The dispute boils down to whether Whitehead flew more than two years prior to the Wright brothers’ well-documented flight at Kitty Hawk, N.C. Aviation buffs have debated the veracity of Whitehead’s 1901 flight for a century, but the latest spat owes its origins to an editorial in Jane’s All the World’s Aircraft, an industry trade journal. In the 2013 edition, editor Paul Jackson announced that evidence collected by John Brown, a self-trained aviation historian, had convinced him that Whitehead came first.

Public officials in Connecticut leaped at the opportunity to celebrate their state’s place in aviation history. A Connecticut legislator has doubled down on the claim, introducing a bill last month that would make Aug. 14 Gustave Whitehead Day, to honor “the first man to make a manned, powered, controlled flight.” The same lawmaker wants to make one of Whitehead’s planes the official state “pioneering aircraft.”

Mayors in three Connecticut municipalities posted YouTube clips on New Year’s Eve to criticize the Ohio resolution against Whitehead. “We’ve always known that this area — Stratford, Bridgeport, Fairfield — has been the cradle of aviation,” said Stratford Mayor John Harkins. A press release from the three mayors called the Ohio resolution “patently absurd” and accused the Ohio lawmakers of “turning their backs on science and innovation.”

National Guard Apache pilots train over North Carolina

Apache

North Carolina National Guard AH-64D Apache Longbow helicopters sit on the tarmac outside the 1st Attack Reconnaissance Battalion, 130th Aviation Regiment, headquarters before an evening training flight Jan. 10 in Morrisville, N.C. The 1-130th ARB is one of many North Carolina National Guard units manned and trained to support domestic and federal missions. (U.S. Army photo by Pfc. Kelly L. Widner, 449th Theater Aviation Brigade)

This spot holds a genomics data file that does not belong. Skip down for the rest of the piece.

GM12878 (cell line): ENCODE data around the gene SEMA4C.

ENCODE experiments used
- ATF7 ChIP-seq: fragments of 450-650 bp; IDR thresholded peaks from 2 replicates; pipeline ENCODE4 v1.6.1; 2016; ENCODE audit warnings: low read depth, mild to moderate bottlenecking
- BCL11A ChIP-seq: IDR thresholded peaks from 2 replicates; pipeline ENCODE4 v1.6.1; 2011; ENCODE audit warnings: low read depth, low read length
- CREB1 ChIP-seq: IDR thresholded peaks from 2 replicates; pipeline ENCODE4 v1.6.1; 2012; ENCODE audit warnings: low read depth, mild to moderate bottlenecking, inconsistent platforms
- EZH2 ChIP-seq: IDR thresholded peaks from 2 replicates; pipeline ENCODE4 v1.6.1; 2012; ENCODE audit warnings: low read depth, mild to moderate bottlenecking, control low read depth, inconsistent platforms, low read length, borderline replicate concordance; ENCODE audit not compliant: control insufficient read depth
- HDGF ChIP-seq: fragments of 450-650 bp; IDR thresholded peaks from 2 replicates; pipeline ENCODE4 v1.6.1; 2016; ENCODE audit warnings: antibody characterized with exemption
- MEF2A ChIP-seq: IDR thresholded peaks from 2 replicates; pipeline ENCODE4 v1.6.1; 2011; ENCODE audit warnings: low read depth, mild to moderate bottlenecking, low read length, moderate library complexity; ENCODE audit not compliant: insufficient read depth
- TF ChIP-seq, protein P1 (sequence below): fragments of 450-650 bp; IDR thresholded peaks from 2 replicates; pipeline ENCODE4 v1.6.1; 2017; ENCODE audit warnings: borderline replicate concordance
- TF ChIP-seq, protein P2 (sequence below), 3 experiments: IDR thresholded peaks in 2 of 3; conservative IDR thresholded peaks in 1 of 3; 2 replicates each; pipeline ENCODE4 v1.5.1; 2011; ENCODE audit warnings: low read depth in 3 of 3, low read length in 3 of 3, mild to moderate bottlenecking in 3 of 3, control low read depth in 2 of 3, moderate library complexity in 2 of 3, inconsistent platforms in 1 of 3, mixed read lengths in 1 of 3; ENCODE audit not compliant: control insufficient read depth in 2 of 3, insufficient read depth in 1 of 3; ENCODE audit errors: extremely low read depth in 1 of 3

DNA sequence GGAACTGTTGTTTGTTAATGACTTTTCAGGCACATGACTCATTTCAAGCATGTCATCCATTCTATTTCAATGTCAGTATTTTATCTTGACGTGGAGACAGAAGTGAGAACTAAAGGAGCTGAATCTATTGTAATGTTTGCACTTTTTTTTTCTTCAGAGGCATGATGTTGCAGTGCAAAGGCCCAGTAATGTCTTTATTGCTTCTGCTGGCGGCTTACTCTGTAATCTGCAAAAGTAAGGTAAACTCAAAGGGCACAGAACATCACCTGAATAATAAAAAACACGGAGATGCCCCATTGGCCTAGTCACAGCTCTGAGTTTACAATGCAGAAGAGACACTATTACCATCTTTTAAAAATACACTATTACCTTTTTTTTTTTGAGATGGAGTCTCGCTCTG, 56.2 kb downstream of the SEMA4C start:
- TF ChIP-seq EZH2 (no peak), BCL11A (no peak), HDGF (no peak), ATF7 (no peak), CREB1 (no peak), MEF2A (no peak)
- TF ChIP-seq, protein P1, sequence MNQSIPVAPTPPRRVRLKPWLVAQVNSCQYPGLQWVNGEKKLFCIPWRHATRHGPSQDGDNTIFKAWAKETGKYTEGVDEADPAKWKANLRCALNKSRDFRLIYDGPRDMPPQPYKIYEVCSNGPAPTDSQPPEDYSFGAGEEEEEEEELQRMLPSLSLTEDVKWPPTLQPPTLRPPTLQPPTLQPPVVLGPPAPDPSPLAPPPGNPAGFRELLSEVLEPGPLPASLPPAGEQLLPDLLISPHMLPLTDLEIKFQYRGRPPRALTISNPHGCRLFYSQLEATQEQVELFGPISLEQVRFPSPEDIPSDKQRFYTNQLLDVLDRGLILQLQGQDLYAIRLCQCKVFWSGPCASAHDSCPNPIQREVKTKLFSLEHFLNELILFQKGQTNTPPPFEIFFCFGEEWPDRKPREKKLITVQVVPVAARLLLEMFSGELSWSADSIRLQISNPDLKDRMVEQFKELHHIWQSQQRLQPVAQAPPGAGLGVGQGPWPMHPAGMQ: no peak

Soldiers assigned to the 1st Attack Reconnaissance Battalion, 130th Aviation Regiment, conduct flight proficiency training many weekends in 2015, out of their flight facility in Morrisville.

The unit, which maintains a fleet of AH-64D Apache Longbow helicopters, is part of the North Carolina National Guard’s 449th Theater Aviation Brigade.

Chief Warrant Officer 2 Steven Pratt, a member of the 1-130th ARB since 2011, said he chose to become a helicopter pilot because of the role aviation plays on the battlefield.

“Bringing our men and women home is the most rewarding aspect of my job,” said Pratt, who previously served as an active-duty medic with the 82nd Airborne Division. After earning a commission as a warrant officer and becoming a pilot, he said he’s proud to have another job where he can keep Soldiers safe. “I am trained to perform a mission that will save lives on the battlefield.”

First Lt. Stephen Scott, also a pilot with the 1-130th ARB, said he’s dreamt of flying helicopters since he was a kid. Now a recent graduate of the U.S. Army’s flight school at Fort Rucker, Alabama, Scott said he does not get nervous before a flight.

These administrative and technical preparations are an important part of every pilot’s pre-flight agenda, and Pratt and Scott are quick to emphasize that there is a lot of work involved to ensure that both the pilot and the aircraft are ready.

“Flying is the easy part of the job that we do. The hardest part is doing the mission planning and performance planning for the aircraft,” Pratt said.